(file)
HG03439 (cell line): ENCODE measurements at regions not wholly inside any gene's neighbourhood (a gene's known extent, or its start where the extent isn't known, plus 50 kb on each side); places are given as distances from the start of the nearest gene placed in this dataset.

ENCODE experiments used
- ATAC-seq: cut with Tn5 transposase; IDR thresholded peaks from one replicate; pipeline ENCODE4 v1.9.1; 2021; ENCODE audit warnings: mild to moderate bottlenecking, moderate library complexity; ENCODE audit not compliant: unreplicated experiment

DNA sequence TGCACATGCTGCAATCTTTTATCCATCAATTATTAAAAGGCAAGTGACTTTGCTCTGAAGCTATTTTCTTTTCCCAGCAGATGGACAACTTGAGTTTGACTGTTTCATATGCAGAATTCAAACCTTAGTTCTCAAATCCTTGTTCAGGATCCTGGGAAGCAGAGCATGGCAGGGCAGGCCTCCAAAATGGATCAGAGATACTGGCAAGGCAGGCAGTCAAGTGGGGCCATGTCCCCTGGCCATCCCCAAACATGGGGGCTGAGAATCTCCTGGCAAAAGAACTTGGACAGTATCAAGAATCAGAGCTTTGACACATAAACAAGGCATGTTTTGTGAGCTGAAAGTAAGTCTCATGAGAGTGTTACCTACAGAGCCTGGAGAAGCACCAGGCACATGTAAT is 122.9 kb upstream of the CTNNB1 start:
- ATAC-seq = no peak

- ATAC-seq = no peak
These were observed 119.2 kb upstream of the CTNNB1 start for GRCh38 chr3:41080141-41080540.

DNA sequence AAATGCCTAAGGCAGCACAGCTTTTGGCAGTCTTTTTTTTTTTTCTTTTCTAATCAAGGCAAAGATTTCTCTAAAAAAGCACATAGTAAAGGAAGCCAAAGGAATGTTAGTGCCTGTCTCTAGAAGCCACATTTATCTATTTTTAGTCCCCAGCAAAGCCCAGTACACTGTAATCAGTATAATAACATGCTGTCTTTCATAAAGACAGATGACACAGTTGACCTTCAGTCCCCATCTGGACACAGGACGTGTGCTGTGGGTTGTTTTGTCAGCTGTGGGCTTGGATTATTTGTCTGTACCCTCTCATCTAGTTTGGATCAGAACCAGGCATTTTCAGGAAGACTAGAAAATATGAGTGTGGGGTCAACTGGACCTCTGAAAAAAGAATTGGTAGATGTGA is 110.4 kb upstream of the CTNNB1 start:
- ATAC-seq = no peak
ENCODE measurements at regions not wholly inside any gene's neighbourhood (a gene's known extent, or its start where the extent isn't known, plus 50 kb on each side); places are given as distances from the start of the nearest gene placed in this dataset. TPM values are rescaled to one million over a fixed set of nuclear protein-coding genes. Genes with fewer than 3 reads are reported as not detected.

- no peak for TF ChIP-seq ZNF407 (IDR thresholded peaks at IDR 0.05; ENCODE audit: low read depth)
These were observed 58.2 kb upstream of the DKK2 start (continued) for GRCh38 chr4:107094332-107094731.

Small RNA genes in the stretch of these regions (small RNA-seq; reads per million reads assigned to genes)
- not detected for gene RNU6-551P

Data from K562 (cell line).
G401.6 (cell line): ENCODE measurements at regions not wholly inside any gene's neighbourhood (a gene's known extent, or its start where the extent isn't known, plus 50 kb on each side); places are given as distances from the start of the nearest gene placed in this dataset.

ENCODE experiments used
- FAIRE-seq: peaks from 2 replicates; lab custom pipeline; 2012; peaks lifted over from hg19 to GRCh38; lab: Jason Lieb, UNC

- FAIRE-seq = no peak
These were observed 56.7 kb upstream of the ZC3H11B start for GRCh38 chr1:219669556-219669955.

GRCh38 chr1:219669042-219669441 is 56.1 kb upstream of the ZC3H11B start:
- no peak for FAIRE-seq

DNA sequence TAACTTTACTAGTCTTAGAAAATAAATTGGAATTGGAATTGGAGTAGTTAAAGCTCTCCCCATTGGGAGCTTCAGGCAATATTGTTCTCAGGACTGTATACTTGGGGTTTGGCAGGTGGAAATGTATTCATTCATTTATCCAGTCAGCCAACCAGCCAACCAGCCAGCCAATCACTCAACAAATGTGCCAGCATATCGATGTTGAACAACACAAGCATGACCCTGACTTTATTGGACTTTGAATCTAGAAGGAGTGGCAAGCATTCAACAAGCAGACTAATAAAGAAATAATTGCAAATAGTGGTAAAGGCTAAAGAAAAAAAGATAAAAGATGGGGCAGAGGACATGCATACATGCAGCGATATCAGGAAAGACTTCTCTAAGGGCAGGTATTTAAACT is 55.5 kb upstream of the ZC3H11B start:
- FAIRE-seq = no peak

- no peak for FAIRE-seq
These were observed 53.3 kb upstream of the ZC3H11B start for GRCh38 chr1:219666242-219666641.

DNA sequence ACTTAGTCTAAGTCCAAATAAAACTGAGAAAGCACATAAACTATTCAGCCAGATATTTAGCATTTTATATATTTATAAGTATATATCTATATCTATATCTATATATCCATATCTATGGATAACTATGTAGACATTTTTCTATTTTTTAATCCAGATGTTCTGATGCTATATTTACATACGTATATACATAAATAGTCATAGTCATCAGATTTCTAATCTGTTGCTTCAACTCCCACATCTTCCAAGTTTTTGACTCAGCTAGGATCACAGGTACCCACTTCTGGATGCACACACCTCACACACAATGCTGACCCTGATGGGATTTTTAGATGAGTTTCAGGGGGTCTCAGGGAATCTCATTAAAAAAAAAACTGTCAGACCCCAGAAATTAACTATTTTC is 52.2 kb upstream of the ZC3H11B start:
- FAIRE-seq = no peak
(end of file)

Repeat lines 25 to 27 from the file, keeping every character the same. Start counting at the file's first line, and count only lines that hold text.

- no peak for FAIRE-seq
These were observed 53.3 kb upstream of the ZC3H11B start for GRCh38 chr1:219666242-219666641.

DNA sequence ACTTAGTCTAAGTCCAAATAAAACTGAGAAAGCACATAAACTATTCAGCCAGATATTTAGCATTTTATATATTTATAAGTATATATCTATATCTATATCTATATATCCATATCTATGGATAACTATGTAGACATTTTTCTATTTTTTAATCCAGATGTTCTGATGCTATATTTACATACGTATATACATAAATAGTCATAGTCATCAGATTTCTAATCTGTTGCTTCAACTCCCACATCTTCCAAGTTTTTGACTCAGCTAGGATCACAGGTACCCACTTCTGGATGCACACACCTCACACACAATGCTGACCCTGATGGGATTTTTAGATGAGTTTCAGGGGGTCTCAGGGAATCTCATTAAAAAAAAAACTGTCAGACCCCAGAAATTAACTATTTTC is 52.2 kb upstream of the ZC3H11B start: